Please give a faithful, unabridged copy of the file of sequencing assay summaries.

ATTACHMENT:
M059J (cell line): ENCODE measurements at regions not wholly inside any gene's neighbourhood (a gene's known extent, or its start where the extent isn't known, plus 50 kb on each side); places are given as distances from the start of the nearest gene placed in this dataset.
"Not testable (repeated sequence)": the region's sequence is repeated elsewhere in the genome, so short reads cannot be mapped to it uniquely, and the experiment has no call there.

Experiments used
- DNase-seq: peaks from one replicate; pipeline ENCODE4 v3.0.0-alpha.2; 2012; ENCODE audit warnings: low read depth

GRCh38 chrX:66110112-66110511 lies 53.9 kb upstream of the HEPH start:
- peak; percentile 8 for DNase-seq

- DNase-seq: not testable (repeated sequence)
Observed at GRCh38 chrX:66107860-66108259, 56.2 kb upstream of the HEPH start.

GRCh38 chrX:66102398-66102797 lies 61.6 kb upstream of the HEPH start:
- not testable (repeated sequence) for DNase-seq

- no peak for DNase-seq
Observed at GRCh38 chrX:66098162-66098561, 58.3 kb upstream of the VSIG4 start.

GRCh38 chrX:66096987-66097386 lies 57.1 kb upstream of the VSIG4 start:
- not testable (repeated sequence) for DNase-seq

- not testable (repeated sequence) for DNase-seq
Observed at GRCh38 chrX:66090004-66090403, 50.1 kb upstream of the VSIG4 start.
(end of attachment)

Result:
M059J (cell line): ENCODE measurements at regions not wholly inside any gene's neighbourhood (a gene's known extent, or its start where the extent isn't known, plus 50 kb on each side); places are given as distances from the start of the nearest gene placed in this dataset.
"Not testable (repeated sequence)": the region's sequence is repeated elsewhere in the genome, so short reads cannot be mapped to it uniquely, and the experiment has no call there.

Experiments used
- DNase-seq: peaks from one replicate; pipeline ENCODE4 v3.0.0-alpha.2; 2012; ENCODE audit warnings: low read depth

GRCh38 chrX:66110112-66110511 lies 53.9 kb upstream of the HEPH start:
- peak; percentile 8 for DNase-seq

- DNase-seq: not testable (repeated sequence)
Observed at GRCh38 chrX:66107860-66108259, 56.2 kb upstream of the HEPH start.

GRCh38 chrX:66102398-66102797 lies 61.6 kb upstream of the HEPH start:
- not testable (repeated sequence) for DNase-seq

- no peak for DNase-seq
Observed at GRCh38 chrX:66098162-66098561, 58.3 kb upstream of the VSIG4 start.

GRCh38 chrX:66096987-66097386 lies 57.1 kb upstream of the VSIG4 start:
- not testable (repeated sequence) for DNase-seq

- not testable (repeated sequence) for DNase-seq
Observed at GRCh38 chrX:66090004-66090403, 50.1 kb upstream of the VSIG4 start.